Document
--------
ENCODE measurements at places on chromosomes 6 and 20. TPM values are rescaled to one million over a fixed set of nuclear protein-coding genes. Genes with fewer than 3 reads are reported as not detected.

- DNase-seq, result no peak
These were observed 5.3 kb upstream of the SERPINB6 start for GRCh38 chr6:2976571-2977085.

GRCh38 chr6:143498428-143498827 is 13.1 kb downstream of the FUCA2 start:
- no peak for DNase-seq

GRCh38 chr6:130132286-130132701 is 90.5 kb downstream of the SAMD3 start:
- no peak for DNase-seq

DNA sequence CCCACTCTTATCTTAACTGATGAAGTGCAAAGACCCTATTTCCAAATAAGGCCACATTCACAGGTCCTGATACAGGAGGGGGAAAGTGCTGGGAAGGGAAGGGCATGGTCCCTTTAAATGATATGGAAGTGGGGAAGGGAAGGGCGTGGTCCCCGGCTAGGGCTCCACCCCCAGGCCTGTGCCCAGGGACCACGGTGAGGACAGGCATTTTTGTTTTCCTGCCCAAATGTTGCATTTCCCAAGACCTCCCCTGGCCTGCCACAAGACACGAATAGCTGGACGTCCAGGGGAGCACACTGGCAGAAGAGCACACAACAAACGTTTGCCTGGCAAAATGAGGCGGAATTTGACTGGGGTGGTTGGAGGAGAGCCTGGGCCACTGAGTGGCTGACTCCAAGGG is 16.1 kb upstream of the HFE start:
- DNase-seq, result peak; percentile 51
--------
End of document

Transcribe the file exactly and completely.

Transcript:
ENCODE measurements at places on chromosomes 6 and 20. TPM values are rescaled to one million over a fixed set of nuclear protein-coding genes. Genes with fewer than 3 reads are reported as not detected.

- DNase-seq, result no peak
These were observed 5.3 kb upstream of the SERPINB6 start for GRCh38 chr6:2976571-2977085.

GRCh38 chr6:143498428-143498827 is 13.1 kb downstream of the FUCA2 start:
- no peak for DNase-seq

GRCh38 chr6:130132286-130132701 is 90.5 kb downstream of the SAMD3 start:
- no peak for DNase-seq

DNA sequence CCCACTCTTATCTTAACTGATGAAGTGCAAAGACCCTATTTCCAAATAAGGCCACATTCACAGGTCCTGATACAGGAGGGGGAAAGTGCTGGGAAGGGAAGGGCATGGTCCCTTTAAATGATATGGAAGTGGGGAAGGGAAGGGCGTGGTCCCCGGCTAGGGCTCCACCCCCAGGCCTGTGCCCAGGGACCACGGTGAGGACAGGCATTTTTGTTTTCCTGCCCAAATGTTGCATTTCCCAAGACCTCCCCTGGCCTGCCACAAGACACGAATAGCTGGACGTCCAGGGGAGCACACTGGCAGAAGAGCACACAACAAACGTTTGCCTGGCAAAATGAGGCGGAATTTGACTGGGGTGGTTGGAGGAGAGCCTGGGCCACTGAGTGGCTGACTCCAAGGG is 16.1 kb upstream of the HFE start:
- DNase-seq, result peak; percentile 51